Marijuana Sales Drop Drastically as U.S. Eases Back Pandemic Rules

Marijuana sales hit record numbers during the height of the COVID-19 pandemic, but those levels have fallen sharply in recent months as coronavirus infections in the U.S. have also decreased.

Marijuana Business Daily (also known as MJBizDaily) reported Thursday that many cannabis industry executives have seen the correlation between marijuana sales and COVID restrictions easing in the U.S. The executives noted that people had more idle time at home when bars and other businesses were shuttered in many areas, and some found themselves with extra income as well. Many of those people turned to cannabis products, and MJBizDaily found that year-over-year total sales increased 777 percent in 2020.

"The onset of 2021 was met with stimulus checks and many different programs to help support people, and this continued to help ensure that business stayed steady," Scot Lee, chief of operations at the cannabis company Theory Wellness, told MJBizDaily.

However, the cannabis industry has recently started coming down from that high. A report released earlier this month from the cannabis data analytics firm BDSA found 2022's sales to be off to a slow start after a relatively strong holiday season. Even weed-friendly California experienced a sales dip, with January sales falling almost 10 percent from December and by over 12 percent from the previous year, according to BDSA.

Cannabis products
Marijuana sales have seen a steep decrease since recording record numbers during the height of the COVID-19 pandemic. In this photo, various strains of marijuana available for recreational use are seen at Virgil Grant's dispensary in Los Angeles, California on February 8, 2018. Getty

BDSA doesn't expect this trend to continue, though. The company predicts marijuana sales could reach past $28 billion in 2022 with more states allowing recreational use, adding that California will likely continue holding on to the top spot in the domestic market.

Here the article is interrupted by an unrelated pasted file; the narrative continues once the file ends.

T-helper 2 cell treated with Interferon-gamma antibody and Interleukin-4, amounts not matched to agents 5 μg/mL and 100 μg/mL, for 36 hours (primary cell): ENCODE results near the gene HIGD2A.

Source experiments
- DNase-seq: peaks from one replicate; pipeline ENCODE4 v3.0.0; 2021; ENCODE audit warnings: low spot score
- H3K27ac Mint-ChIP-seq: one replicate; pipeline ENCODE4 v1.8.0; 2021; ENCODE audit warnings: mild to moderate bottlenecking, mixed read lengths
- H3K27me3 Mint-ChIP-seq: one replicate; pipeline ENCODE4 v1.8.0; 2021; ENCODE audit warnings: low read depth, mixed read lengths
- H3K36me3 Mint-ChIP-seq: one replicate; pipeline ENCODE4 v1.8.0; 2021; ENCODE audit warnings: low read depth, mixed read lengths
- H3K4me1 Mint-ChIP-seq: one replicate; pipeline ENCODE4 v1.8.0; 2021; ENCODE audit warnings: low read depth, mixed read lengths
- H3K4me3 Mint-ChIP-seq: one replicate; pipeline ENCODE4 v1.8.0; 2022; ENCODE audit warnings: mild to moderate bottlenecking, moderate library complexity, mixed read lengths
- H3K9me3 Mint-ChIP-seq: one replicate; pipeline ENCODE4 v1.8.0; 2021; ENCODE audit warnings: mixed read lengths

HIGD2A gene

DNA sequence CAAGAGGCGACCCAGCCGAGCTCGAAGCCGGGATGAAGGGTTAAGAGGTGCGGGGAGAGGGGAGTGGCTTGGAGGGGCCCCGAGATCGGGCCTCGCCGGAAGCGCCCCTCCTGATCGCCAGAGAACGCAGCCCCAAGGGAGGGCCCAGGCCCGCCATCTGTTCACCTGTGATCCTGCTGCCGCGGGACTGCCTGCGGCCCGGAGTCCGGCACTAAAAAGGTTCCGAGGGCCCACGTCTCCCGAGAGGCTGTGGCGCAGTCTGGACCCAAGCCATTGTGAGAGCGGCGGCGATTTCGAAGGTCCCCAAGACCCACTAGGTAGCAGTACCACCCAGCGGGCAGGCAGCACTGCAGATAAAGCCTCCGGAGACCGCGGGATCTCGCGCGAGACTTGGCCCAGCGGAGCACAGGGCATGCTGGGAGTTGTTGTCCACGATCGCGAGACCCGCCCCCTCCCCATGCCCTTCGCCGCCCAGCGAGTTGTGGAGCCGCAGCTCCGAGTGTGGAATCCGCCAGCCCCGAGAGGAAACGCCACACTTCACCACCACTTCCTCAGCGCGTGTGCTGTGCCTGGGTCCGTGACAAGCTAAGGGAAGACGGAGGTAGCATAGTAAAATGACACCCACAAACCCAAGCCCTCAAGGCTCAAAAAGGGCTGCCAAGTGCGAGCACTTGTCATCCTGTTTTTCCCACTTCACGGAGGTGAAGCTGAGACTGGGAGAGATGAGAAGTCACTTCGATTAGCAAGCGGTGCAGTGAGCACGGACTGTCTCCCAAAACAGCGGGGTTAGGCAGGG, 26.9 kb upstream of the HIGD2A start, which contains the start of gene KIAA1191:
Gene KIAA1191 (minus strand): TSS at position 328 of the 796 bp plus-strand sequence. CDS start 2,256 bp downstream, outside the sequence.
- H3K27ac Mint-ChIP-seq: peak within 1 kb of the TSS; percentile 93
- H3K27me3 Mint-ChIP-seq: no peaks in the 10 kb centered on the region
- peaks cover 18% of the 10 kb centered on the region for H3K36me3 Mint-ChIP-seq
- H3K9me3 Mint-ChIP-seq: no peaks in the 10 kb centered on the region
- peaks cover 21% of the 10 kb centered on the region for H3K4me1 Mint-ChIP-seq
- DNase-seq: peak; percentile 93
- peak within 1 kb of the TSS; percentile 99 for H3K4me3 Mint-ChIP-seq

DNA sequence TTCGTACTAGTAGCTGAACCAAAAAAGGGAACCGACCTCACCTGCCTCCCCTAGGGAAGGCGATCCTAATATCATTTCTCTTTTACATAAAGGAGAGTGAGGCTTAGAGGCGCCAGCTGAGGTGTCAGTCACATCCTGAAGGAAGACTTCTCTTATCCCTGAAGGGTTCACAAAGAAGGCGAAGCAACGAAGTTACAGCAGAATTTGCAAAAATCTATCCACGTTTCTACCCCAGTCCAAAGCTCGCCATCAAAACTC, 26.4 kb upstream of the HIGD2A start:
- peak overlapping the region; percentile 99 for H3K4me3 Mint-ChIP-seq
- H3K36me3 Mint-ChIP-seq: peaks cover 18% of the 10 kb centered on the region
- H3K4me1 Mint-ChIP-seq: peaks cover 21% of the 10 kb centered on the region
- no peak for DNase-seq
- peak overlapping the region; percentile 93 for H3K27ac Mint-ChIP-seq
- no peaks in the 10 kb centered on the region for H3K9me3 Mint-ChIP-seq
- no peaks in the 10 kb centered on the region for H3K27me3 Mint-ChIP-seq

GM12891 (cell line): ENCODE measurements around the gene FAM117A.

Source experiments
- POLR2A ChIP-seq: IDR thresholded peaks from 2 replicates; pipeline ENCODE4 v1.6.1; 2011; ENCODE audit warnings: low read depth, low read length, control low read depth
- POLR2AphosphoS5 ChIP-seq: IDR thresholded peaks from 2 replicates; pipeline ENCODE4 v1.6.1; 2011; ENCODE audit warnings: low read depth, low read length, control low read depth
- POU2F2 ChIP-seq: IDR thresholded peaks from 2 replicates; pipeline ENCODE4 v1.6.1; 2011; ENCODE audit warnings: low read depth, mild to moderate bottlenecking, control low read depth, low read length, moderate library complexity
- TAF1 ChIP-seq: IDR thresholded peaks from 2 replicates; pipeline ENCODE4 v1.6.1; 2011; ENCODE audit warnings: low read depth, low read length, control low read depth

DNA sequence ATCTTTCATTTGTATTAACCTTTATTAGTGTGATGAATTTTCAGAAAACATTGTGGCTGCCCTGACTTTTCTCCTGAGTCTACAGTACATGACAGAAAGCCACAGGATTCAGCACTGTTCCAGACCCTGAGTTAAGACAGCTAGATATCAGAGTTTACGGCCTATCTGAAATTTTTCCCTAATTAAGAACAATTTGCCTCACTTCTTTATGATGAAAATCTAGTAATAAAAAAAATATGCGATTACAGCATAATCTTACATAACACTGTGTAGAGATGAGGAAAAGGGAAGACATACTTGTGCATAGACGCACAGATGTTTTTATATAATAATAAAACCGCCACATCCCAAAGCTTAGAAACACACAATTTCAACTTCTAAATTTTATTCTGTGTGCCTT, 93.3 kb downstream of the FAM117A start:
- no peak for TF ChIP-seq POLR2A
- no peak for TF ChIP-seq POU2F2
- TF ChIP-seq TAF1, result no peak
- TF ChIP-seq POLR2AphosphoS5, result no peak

"Though most legal cannabis markets saw sales soften in the second half of 2021, the global cannabis market is expected to see brisk growth in 2022, driven by strong sales in new and emerging markets in the U.S., steady growth in Canada and international markets led by Mexico and Germany," BDSA chief commercial officer Jessica Lukas said in a statement.

Another state that exemplifies the precipitous sales drop for cannabis is Illinois. Recreational sales of marijuana began in January of 2020 for the state, and it sold a record $137 million worth of recreational cannabis products last December. It then hit an issue of supply not meeting the demands of consumers, resulting in high prices that possibly caused some to purchase non-legal marijuana. In January, Illinois' licensed marijuana shops made $117 million in sales in January and slightly less than $114 million in February.

Cannabis consultant Andy Seeger told local NBC affiliate WMAQ-TV that high taxes in Illinois, as well as limits on who can cultivate marijuana plants, has caused prices to soar.

"Right now it's just a captive market in which the ability to grow...is just really monopolized," Seeger told the station.

There's a belief that a greater harvest in 2022 could drive prices down in Illinois after state officials issued 40 craft cultivation licenses last year, and WMAQ-TV reported that 60 more are expected to be given out in 2022.

However, the same economic factors hitting other business sectors also affect the cannabis industry. MJBizaily reported one CEO of a cannabis company saying he's seen sales fall as inflation and gasoline prices rose.